The diversity of our large population based RRISK cohort provides a unique opportunity to examine differences in incontinence among 4 major racial/ethic groups within 1 study. To the best of our knowledge, this report is the first population based study with all major racial/ethnic groups to ascertain incontinence by type, thereby avoiding the problems inherent in comparing incontinence prevalence across studies. We found significant differences in the prevalence of incontinence in the last year with Hispanic women having the highest prevalence, followed by white, black and Asian-American women. After adjustment for multiple risk factors, white women appeared to have almost twice the risk of stress incontinence as Asian-American women, and almost 3 times the risk of black women, while differences in the risk of urge incontinence were relatively small and nonsignificant.
In contrast to our results, other recent studies have reported a lower prevalence of incontinence among Hispanic women.1,8,10
These discrepant findings between other studies and our study may be due to differences in the age of the populations studied, definitions of incontinence, or ascertainment of incontinence. Ethnic group composition may have also contributed to the variation in studies. For example, the composition of our Hispanic population was mostly of Mexican origin while in other studies the Hispanic women were from the Caribbean.8
Further studies of variations within subsets of the same racial/ethnic group would be helpful.
We found incontinence to be more prevalent in white women than in black women, a finding consistent with previous population based studies,2,3,6,7,9,10
including studies that used multivariate analysis to adjust for incontinence risk factors.6,7,9,10
This result is particularly noteworthy in that black women are more likely to have risk factors for incontinence, including obesity, diabetes, smoking and hysterectomy.
We found lower rates of stress incontinence among black women, but higher rates of urge incontinence compared to white women. This finding of a relative predominance of urge incontinence in black patients is consistent with the results of at least 1 other large epidemiological study6
and with studies of patients referred for urogynecological evaluation.4,18
This demonstrates the importance of characterizing incontinence by type in that simply comparing the overall prevalence of incontinence can be misleading when stress and urge incontinence differ in opposite ways.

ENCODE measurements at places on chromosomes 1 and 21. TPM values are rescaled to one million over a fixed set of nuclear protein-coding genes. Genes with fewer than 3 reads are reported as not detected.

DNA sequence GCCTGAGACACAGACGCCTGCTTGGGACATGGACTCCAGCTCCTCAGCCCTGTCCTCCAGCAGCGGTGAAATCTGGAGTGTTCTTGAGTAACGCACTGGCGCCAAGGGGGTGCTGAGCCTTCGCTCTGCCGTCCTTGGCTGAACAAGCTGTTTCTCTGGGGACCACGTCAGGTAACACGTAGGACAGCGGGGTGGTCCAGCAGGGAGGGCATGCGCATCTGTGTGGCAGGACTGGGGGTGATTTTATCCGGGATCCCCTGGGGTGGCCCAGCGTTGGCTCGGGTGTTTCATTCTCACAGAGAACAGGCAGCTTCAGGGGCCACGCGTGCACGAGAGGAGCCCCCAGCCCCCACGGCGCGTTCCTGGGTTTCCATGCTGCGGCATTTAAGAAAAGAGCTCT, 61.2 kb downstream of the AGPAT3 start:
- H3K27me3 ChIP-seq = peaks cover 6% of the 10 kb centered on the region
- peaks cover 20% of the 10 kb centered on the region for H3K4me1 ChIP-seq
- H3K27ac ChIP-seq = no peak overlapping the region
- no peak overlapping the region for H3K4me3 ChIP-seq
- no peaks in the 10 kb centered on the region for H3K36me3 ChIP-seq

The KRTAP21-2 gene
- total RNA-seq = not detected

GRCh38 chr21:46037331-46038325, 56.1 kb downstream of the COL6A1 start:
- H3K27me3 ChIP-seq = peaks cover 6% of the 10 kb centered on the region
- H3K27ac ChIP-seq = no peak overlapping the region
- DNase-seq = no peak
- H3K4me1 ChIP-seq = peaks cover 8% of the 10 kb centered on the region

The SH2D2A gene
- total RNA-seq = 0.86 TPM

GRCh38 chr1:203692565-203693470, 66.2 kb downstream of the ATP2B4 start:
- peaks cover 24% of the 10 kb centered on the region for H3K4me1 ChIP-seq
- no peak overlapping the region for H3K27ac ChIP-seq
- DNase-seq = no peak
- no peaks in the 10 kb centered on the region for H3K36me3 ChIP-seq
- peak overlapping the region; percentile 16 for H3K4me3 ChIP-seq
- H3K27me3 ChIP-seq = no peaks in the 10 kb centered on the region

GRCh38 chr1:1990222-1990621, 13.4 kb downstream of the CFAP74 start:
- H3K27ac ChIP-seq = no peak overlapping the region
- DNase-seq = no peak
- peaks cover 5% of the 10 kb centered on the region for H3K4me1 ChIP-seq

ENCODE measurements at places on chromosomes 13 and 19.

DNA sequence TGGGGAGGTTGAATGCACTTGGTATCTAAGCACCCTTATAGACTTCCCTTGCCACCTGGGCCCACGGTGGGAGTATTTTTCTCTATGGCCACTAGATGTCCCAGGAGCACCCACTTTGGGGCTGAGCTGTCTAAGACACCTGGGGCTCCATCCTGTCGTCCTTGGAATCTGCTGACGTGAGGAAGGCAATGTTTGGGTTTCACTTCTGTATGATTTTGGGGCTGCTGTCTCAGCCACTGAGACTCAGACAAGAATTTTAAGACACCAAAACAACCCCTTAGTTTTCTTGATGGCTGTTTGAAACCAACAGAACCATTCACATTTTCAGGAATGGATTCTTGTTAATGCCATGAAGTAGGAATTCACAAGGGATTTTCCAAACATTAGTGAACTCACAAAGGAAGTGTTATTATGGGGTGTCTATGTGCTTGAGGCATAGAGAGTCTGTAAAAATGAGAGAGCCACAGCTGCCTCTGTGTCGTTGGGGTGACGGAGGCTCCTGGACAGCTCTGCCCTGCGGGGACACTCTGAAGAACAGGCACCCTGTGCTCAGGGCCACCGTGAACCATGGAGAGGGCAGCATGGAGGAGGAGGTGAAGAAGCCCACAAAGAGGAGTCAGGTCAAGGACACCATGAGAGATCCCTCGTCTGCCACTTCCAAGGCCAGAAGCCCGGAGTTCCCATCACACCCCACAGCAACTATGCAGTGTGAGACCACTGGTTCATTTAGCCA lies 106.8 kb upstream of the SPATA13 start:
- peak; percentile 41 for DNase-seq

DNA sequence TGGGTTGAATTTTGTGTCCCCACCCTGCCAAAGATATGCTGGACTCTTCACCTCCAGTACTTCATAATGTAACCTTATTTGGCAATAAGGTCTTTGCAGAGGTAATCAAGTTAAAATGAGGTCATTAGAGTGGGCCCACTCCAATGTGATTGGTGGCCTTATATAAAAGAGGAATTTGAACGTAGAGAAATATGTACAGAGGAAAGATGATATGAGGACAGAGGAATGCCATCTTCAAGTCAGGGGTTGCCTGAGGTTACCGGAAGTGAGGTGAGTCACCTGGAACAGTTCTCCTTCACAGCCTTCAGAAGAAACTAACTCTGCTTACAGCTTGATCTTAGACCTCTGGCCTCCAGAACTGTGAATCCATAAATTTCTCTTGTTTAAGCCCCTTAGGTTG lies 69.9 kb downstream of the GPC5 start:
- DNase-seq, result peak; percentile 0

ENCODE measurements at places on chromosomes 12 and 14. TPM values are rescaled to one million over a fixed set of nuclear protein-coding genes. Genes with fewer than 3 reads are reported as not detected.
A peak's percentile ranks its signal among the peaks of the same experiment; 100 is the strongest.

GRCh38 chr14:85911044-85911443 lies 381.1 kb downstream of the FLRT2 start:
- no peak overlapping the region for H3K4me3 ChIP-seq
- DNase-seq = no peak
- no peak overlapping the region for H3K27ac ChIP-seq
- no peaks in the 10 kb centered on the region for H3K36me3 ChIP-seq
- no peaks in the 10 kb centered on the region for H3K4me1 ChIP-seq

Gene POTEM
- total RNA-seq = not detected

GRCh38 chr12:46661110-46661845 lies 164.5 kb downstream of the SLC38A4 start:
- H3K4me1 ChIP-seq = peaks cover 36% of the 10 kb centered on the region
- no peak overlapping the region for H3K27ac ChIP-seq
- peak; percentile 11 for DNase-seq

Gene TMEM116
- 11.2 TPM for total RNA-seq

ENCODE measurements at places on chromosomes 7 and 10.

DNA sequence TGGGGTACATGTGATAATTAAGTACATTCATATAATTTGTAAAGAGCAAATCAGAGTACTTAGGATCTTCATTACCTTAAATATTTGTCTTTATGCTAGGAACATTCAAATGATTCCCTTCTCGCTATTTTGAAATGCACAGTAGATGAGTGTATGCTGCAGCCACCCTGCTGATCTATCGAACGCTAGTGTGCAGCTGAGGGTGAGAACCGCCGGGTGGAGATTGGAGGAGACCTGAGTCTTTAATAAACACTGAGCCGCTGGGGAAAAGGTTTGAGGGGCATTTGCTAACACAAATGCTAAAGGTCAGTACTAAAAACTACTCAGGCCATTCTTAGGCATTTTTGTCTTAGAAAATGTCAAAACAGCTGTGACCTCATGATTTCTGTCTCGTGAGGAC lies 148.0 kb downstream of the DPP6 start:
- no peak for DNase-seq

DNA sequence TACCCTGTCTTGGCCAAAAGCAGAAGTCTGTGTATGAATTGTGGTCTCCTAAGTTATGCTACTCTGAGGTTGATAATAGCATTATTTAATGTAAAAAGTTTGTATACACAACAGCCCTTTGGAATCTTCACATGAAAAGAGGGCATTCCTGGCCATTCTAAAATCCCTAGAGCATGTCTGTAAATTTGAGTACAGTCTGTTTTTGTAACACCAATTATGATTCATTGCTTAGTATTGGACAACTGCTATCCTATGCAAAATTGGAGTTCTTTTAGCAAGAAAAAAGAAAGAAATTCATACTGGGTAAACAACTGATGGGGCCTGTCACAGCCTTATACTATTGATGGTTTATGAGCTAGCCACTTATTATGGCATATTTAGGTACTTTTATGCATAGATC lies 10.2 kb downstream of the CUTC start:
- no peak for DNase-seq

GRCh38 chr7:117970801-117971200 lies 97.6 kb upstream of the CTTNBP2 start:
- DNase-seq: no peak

A few studies have compared physiological parameters between black and white19
women to explain the lower prevalence of stress incontinence in black women. These studies have reported black women to have higher urethral closure pressure, greater urethral length and pubococcygeal muscle strength, larger urethral volume and, paradoxically, greater vesical mobility.19,20
The extent to which these differences, if confirmed, can explain differences in the prevalence of stress incontinence is not yet clear.
We found a substantially lower prevalence of stress and urge incontinence in Asian-American compared to white or Hispanic women. However, in the multivariate model this difference remained significant only for stress incontinence, with Asian-American women having a nearly 50% lower risk than white women. Two studies have reported Asian-American women as having a lower prevalence of incontinence compared to white women, but neither study examined incontinence by type or adjusted for other variables.8,10
While we cannot rule out the possibility of differential underreporting of incontinence among the race/ethnicity groups, we took several steps to minimize underreporting in general. Women were initially asked about accidental leakage of urine on the self-administered questionnaire to minimize underreporting due to embarrassment. Women who reported never having accidentally leaked urine were asked about urine leakage by the interviewer, using medical and vernacular terms, to be sure they understood the question. For women who did report incontinence, the questions to determine frequency and type of incontinence were asked by the interviewer, who clarified the questions if needed and checked answers for consistency.
Our study had several limitations that should be considered when interpreting the results. As in previous large epidemiological studies, incontinence in the current study was defined by self-report. While the questions used to distinguish between stress and urge incontinence have been shown to correlate reasonably well with urodynamic classification15
and to be reproducible,16
there are inevitable differences between self-report, urodynamic classification and clinical diagnosis in characterizing the presence, severity and type of urinary incontinence, as each are effectively measuring different, although related, phenomena. We do not know if using clinical or urodynamic definitions of stress and urge incontinence would result in the same associations with race/ethnicity.
Another limitation was a bias toward enrolling women with incontinence. Correcting for this bias moved the prevalence of incontinence in Hispanic women to that of white women, but it increased the differences between white women and Asian or black women, and did not affect our conclusions. Finally, we enrolled women who had been long-term members of a large prepaid health delivery system. Before initiating the study we determined that women who were members since age 18 were similar to all women members of the same age with respect to multiple characteristics, including the number of office visits in the last 27 months, prior hysterectomy and use of hormone replacement therapy. However, this aspect of our study should be considered in generalizing our results to other populations.